ECO 100 – Principles of Economics Week 9 Articles – The Federal Reserve Federal financial regulation in the United States has evolved through a series of piecemeal responses to developments and crises in the markets. This report provides an overview of current U. S. financial regulation: which agencies are responsible for which institutions and markets, and what kinds of authority they have. United States banking regulation is largely based on a quid pro quo that was adopted in the 1930s in response to widespread bank failures.
The government provides deposit insurance, to reduce customers’ incentive to withdraw their funds at the first sign of trouble, and in return the banks accept direct regulation of their operations, including the amount of risk they may incur. Bank regulators can order a stop to “unsafe and unsound” banking practices and can take prompt corrective action with troubled banks, including closing the institution. There are five federal bank regulators, each supervising different (and often overlapping) sets of depository institutions.
Reference: http://bespacific. com/mt/archives/020771. html Moral hazard occurs when one side of an economic relationship takes undesirable or costly actions that the other side of the relationship cannot observe. 1 Adverse-selection problem is a situation in which the uninformed side of the market must choose from an undesirable or adverse selection of goods. Congress created the Federal Reserve System to be a central bank, or a banker’s bank.
When it was crated, on of the Fed’s primary jobs was to serve as a lender of last resort. When banks need to borrow money during a financial crisis, they can turn to the central bank as “a last resort” for these funds. Reference: Textbook Principles of Economics The real key to what was going on is revealed by the components of the monetary base. It consists of reserves held by the banks and other depositories, either in their accounts at the Fed or as vault cash, plus currency in circulation among the general public.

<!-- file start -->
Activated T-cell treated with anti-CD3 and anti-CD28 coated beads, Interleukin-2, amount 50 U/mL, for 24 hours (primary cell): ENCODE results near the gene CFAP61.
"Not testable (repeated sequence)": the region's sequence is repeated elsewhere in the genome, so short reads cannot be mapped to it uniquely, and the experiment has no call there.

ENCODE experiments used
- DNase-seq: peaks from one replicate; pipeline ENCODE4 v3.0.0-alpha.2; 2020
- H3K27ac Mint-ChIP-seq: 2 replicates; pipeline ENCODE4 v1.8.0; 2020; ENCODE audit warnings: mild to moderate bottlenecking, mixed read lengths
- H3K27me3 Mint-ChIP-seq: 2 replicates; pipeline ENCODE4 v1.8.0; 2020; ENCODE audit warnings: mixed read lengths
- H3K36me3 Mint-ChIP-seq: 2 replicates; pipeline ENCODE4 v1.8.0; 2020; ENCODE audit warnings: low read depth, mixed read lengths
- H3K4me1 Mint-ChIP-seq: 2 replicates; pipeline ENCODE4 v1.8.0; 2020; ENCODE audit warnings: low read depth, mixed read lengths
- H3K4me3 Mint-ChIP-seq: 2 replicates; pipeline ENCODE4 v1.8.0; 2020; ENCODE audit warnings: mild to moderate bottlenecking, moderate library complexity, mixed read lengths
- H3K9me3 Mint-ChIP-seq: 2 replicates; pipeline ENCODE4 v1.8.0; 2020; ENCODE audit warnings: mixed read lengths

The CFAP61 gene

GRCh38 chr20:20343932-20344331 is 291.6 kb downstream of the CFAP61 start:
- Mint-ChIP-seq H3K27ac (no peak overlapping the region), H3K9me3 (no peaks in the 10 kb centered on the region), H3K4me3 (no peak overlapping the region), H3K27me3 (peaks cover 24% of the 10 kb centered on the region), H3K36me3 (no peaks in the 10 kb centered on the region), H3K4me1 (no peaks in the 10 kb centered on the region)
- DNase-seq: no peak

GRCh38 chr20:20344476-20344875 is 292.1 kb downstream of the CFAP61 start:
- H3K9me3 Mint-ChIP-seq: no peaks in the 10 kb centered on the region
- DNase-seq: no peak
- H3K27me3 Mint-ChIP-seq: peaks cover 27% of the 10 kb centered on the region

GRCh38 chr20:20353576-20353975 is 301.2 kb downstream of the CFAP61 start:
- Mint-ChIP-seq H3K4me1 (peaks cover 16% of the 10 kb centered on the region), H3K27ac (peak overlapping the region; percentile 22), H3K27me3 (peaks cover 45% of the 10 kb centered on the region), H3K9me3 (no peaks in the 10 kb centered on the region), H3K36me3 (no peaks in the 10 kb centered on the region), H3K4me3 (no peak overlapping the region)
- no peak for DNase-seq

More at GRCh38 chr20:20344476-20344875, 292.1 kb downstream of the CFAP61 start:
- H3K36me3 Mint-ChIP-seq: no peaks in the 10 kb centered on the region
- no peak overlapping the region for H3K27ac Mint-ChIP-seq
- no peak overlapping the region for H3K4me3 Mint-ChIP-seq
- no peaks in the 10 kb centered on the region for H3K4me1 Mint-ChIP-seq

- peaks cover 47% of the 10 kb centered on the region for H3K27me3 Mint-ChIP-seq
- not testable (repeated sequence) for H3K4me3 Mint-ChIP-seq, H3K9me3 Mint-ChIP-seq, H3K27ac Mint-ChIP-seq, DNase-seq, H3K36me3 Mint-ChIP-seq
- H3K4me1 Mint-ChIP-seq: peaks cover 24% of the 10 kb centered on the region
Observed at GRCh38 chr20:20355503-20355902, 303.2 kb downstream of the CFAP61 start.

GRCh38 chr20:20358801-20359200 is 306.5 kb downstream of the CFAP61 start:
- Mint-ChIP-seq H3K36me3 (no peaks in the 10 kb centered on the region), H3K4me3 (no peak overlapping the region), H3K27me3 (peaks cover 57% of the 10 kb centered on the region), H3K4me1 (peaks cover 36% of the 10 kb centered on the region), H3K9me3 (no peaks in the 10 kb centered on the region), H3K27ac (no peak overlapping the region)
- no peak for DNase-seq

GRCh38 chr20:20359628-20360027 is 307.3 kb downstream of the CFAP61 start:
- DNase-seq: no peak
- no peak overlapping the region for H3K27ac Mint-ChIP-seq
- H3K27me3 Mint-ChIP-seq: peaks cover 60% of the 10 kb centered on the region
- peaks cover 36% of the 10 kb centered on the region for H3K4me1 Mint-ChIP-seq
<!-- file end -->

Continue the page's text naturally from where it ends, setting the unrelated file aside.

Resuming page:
The annual growth rate of the monetary base, the magnitude over which the Fed has the most control, fell from 10% in 2001 to below 5% in 2006. Nearly all of the growth in the monetary base went into currency, an increasing proportion of which is held aboard. The Fed controls overnight interest rates, but not “long-term interest rates and the home-mortgage rates drove by them”; and a global excess of savings was “the presumptive cause of the world-wide decline in long-term rates. The Fed only determines the overnight, federal-funds rate, but movements in that rate substantially influence the rates on such mortgages. 2 Maturity-mismatches abounded and were the source of much of the current financial stress. Short-dated commercial paper funded investment banks and other entitles dealing in mortgage-backed securities. Global savings and investment as a share of world GDP have been declining since the 1970s. Reference: http://vizedhtmlcontent. next. ecollege. com/(NEXT(1e41df9156)/Main/CourseMode/Vized…